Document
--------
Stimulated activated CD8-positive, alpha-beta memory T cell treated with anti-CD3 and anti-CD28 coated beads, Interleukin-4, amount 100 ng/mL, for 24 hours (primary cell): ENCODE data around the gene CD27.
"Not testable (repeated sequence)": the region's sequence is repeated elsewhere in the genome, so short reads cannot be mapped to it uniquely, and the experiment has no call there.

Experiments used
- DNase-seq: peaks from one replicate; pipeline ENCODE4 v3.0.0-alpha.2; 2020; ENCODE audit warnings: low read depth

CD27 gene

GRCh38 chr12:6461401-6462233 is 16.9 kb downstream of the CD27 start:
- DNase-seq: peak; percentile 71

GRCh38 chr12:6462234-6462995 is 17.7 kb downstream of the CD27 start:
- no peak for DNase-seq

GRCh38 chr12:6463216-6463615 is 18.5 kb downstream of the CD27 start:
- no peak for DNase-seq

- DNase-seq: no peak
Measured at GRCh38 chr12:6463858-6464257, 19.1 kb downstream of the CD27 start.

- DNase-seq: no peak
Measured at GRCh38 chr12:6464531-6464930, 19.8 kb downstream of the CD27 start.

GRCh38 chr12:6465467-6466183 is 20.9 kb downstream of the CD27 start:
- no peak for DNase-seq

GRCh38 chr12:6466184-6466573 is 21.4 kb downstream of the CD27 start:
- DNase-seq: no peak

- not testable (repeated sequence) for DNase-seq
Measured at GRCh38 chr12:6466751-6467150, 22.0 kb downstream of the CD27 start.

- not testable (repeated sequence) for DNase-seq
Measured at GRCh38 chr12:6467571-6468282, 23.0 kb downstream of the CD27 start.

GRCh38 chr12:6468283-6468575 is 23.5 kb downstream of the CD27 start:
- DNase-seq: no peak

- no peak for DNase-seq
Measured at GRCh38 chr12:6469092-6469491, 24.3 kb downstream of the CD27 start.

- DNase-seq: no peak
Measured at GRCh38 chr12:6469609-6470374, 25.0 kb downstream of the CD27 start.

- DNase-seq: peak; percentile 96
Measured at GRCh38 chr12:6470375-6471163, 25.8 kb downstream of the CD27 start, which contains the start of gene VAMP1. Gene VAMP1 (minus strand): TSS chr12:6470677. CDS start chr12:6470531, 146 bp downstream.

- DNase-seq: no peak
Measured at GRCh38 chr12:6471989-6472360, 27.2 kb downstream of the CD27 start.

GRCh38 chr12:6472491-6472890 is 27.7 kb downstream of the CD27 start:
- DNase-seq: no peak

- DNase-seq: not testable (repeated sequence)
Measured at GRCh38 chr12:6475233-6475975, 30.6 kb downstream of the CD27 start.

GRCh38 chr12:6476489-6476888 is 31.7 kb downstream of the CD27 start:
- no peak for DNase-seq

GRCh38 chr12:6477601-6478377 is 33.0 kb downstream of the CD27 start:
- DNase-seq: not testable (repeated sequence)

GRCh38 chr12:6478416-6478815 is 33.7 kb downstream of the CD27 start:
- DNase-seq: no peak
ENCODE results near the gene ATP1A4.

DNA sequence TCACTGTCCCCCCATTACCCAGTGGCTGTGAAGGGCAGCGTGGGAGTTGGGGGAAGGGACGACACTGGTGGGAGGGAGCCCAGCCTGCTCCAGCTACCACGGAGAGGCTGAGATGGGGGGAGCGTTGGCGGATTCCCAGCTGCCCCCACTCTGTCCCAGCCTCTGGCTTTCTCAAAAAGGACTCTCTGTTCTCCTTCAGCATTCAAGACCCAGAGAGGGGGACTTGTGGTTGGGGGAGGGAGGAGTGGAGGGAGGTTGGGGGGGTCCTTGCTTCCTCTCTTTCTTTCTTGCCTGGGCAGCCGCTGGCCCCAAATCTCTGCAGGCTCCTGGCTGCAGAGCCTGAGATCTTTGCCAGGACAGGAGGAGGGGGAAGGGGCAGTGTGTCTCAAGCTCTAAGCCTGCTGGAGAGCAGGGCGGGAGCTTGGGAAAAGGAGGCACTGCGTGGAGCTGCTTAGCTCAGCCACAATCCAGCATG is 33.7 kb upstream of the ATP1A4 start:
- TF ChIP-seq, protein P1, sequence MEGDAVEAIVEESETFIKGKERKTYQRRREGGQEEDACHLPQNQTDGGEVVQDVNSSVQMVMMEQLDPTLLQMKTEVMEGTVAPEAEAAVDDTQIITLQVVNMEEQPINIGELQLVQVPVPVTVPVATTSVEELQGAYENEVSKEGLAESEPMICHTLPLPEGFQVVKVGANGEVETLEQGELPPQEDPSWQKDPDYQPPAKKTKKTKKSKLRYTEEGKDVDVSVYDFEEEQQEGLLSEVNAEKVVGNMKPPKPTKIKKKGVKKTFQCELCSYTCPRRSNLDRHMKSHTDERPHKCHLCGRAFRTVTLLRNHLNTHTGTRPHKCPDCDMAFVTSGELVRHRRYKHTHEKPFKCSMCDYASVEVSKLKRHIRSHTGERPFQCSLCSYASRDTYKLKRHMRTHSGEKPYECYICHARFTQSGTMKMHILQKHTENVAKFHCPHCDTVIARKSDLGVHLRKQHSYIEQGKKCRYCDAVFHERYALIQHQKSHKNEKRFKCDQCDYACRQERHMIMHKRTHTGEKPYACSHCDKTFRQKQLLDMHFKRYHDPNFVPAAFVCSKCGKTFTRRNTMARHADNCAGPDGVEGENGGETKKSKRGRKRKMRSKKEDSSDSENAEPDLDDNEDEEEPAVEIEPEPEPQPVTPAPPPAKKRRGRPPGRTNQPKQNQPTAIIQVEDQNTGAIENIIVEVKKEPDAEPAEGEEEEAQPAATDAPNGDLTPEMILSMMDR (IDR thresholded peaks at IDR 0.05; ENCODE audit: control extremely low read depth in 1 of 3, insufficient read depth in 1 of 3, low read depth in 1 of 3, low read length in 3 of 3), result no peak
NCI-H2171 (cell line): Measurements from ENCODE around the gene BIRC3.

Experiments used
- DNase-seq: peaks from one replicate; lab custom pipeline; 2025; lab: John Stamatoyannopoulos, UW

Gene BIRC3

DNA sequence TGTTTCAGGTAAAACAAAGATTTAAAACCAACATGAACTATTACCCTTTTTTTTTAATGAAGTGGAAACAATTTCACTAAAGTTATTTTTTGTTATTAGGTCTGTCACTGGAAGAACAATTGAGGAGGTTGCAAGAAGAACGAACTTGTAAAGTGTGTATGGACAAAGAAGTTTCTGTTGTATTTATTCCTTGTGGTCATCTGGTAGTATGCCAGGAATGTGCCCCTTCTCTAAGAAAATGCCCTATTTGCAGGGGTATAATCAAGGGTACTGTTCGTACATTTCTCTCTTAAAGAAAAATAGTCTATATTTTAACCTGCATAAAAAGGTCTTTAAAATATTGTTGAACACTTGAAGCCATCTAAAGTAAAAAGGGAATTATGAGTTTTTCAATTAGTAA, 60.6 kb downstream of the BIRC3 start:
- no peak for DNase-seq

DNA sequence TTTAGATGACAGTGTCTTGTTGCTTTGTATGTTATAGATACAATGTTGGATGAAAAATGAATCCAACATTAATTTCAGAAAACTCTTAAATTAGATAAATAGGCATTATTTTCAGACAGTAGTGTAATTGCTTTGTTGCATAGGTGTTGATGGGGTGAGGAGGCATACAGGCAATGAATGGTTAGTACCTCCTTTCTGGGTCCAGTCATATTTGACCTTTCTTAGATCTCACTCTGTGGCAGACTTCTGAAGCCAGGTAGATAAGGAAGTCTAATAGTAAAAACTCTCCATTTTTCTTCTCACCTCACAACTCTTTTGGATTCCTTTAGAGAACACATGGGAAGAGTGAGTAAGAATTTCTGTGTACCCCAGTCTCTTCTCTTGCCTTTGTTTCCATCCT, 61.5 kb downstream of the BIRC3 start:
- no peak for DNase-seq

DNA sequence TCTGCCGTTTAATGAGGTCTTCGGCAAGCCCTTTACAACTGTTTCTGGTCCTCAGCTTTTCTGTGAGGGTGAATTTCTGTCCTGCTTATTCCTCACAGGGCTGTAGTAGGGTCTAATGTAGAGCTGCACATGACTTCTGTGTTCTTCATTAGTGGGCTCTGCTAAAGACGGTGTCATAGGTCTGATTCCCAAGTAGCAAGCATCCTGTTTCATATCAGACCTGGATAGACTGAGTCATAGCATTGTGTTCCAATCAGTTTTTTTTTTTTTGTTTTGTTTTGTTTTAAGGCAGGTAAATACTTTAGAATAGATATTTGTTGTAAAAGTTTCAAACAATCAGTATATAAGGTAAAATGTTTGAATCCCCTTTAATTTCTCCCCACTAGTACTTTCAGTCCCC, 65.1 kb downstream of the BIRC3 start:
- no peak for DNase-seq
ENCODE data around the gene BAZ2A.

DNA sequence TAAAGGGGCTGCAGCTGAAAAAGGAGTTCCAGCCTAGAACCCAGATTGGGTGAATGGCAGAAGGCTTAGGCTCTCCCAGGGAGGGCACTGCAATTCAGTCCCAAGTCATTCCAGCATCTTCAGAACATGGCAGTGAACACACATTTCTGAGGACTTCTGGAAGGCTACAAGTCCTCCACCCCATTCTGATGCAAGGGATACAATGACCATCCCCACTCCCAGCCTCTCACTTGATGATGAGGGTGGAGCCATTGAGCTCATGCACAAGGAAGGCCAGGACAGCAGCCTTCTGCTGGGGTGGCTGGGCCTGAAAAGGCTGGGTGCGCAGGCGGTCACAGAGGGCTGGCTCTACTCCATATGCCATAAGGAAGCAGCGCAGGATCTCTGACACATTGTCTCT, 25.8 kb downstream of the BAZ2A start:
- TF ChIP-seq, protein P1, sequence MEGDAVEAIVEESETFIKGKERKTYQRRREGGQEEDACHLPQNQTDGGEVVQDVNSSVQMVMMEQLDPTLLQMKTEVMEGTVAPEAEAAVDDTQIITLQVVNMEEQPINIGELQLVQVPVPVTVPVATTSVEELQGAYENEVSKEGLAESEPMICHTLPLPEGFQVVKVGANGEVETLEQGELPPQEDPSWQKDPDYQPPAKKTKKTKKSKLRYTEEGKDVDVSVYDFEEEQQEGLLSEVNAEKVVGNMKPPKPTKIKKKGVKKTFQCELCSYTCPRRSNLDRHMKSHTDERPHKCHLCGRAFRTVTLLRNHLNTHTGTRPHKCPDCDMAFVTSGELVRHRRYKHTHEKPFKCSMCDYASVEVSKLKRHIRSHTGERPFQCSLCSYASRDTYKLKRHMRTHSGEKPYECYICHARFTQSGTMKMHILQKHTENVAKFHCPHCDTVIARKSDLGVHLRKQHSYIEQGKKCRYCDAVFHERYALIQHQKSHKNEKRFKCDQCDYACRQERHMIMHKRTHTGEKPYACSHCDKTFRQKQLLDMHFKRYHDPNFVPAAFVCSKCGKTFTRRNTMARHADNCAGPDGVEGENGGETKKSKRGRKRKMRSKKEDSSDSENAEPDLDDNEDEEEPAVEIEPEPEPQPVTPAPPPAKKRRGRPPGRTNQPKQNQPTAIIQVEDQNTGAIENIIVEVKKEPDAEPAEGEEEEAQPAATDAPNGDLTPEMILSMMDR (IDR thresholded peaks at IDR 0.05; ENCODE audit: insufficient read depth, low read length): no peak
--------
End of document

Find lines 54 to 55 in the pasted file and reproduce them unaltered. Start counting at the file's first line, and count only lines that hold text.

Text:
- no peak for DNase-seq

DNA sequence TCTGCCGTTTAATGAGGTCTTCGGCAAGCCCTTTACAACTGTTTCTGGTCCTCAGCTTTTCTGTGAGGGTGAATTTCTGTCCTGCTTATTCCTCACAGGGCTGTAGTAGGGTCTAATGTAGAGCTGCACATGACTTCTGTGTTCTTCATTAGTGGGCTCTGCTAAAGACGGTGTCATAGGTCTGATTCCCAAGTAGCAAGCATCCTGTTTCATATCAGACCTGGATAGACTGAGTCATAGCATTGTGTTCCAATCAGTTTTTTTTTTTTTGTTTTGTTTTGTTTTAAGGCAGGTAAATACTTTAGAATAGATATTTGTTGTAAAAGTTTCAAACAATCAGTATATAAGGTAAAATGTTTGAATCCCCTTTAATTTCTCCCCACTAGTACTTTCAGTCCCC, 65.1 kb downstream of the BIRC3 start: